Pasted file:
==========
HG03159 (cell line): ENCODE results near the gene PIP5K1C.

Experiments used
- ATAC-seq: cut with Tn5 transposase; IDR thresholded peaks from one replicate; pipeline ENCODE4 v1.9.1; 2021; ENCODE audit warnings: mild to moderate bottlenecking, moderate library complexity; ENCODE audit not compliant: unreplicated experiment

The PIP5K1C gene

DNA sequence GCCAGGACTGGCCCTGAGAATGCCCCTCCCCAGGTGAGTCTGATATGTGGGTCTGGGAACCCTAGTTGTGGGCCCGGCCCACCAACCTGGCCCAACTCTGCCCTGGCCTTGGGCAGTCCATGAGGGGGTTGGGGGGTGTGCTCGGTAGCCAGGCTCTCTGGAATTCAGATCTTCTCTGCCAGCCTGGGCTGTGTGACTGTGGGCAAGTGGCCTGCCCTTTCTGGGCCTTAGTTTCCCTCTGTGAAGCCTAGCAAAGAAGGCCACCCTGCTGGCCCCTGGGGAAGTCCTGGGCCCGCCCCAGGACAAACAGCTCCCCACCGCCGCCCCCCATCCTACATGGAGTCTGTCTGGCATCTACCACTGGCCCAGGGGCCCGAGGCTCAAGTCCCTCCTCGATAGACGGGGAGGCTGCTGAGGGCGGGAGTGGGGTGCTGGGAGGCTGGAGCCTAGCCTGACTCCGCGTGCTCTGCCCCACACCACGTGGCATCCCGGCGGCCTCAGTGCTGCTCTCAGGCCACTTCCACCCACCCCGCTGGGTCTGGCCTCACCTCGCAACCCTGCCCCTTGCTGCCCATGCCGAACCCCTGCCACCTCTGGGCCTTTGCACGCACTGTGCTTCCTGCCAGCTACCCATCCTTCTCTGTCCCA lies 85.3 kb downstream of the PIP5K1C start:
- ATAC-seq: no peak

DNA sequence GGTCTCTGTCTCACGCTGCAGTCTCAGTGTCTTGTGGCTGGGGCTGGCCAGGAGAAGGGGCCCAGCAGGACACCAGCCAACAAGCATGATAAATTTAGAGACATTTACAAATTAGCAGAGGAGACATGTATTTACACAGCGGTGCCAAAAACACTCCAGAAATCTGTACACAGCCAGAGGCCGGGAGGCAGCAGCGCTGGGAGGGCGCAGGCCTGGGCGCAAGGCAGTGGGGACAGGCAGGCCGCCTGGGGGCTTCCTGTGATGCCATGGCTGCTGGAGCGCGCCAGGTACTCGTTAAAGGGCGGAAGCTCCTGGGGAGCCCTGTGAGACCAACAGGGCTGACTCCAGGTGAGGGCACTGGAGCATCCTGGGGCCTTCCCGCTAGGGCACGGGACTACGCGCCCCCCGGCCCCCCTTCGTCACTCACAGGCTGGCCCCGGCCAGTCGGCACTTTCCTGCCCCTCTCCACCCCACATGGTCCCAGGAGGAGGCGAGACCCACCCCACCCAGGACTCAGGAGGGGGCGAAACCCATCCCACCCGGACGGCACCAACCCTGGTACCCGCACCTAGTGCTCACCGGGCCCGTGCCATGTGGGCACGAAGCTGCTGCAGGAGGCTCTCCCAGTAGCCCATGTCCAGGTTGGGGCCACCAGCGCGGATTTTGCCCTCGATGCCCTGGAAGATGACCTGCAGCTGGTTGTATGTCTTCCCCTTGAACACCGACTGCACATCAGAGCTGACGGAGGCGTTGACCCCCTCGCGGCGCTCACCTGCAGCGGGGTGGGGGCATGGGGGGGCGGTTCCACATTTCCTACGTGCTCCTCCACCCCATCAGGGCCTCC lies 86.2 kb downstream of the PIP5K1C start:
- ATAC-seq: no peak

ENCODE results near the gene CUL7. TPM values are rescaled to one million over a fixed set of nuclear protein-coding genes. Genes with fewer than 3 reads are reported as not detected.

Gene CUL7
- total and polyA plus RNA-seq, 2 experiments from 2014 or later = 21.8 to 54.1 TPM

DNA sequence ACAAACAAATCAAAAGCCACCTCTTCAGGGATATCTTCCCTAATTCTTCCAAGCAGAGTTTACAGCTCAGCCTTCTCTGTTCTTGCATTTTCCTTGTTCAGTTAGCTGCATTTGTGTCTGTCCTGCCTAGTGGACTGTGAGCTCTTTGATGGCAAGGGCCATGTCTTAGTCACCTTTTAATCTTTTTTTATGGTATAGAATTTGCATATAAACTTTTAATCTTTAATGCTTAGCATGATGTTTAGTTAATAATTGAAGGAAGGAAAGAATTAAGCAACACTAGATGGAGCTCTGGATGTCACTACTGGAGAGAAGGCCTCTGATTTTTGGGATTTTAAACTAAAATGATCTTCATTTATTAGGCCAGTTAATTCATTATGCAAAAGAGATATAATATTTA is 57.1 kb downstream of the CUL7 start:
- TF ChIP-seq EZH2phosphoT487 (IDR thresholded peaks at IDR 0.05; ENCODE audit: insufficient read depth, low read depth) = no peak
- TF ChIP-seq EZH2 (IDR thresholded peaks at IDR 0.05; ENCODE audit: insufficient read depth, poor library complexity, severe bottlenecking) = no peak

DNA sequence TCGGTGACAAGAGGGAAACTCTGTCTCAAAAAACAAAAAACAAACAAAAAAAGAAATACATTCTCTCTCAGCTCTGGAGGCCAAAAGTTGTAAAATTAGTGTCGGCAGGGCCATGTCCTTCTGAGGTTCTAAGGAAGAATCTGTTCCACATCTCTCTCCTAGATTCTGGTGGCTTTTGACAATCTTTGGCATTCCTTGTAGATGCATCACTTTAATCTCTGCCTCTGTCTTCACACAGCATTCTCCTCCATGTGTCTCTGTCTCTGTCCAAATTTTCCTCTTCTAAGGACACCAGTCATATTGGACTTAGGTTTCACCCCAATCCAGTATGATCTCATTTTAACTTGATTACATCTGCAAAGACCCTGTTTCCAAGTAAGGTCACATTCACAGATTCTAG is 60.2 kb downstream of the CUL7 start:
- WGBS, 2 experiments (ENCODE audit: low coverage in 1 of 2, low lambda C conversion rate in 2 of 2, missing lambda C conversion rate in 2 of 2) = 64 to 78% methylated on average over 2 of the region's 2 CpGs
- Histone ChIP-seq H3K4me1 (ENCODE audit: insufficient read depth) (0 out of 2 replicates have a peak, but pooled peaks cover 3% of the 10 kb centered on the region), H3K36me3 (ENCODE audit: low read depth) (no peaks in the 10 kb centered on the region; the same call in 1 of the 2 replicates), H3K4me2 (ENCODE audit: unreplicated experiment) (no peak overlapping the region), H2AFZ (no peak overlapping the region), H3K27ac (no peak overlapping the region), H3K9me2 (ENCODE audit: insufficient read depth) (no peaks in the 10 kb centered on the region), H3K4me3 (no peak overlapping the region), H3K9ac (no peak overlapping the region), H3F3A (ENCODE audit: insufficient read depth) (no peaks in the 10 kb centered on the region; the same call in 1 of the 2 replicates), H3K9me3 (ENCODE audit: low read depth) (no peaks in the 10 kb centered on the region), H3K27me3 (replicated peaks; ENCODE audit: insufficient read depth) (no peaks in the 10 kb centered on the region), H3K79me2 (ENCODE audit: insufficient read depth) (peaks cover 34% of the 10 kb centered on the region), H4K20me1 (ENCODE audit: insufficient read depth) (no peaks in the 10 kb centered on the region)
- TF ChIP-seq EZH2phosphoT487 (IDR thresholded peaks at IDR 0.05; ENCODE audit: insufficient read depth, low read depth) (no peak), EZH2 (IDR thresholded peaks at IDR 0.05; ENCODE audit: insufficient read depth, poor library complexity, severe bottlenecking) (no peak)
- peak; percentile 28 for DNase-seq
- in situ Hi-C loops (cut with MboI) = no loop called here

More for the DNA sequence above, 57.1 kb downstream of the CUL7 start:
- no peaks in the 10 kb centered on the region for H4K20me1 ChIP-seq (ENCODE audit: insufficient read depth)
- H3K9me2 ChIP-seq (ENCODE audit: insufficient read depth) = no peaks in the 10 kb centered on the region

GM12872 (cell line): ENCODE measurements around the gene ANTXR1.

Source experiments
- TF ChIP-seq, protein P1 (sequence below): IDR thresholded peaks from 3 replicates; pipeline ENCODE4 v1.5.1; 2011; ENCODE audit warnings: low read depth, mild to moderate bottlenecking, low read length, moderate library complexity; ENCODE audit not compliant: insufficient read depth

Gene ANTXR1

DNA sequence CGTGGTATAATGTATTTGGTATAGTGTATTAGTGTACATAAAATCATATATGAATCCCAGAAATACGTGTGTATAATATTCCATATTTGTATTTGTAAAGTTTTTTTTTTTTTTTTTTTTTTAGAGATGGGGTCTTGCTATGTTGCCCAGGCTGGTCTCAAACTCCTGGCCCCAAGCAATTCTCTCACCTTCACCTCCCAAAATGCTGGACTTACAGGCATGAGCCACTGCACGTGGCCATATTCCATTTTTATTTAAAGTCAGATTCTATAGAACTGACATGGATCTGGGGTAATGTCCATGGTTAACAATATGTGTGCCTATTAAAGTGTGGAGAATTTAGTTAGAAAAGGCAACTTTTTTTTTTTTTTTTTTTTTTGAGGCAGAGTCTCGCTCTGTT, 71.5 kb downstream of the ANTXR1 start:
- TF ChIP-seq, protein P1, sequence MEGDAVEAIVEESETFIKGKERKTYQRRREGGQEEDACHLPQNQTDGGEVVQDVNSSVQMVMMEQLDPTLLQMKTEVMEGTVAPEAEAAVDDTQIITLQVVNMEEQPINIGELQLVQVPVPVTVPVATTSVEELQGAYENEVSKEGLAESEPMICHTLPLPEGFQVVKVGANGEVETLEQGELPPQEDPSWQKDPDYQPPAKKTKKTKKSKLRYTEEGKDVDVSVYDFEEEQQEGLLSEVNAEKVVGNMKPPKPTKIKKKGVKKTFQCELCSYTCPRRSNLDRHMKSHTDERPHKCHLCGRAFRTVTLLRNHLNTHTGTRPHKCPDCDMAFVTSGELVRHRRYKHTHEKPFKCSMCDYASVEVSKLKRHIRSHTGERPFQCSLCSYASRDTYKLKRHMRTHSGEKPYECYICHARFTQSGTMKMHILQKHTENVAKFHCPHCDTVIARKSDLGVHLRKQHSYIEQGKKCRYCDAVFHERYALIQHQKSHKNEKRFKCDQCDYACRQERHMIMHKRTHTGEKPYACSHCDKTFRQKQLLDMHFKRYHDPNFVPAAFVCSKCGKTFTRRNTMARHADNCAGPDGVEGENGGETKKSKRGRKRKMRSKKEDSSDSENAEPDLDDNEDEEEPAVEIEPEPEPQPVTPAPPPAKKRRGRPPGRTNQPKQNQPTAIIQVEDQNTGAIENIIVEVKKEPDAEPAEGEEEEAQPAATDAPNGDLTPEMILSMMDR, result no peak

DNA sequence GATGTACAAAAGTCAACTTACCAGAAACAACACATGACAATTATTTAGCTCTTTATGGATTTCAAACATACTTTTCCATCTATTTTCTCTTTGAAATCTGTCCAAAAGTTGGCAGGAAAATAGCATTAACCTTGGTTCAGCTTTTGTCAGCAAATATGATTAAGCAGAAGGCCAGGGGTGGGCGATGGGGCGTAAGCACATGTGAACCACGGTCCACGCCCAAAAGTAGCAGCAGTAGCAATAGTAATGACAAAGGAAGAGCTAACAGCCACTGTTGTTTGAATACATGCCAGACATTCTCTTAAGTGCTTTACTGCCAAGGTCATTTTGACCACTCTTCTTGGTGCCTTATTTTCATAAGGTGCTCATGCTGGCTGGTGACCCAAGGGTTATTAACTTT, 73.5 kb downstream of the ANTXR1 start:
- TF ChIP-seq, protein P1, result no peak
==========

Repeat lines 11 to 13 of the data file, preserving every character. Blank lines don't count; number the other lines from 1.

- total and polyA plus RNA-seq, 2 experiments from 2014 or later = 21.8 to 54.1 TPM

DNA sequence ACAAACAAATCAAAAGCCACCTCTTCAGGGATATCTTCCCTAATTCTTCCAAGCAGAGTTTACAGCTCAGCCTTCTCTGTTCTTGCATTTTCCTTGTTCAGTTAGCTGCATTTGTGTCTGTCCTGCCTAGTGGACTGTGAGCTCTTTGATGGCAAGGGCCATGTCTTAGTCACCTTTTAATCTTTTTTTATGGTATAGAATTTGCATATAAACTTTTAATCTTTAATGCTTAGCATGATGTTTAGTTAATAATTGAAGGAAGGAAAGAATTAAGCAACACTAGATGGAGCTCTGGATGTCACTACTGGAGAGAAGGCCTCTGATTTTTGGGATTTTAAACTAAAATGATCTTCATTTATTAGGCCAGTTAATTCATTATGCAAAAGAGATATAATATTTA is 57.1 kb downstream of the CUL7 start:
- TF ChIP-seq EZH2phosphoT487 (IDR thresholded peaks at IDR 0.05; ENCODE audit: insufficient read depth, low read depth) = no peak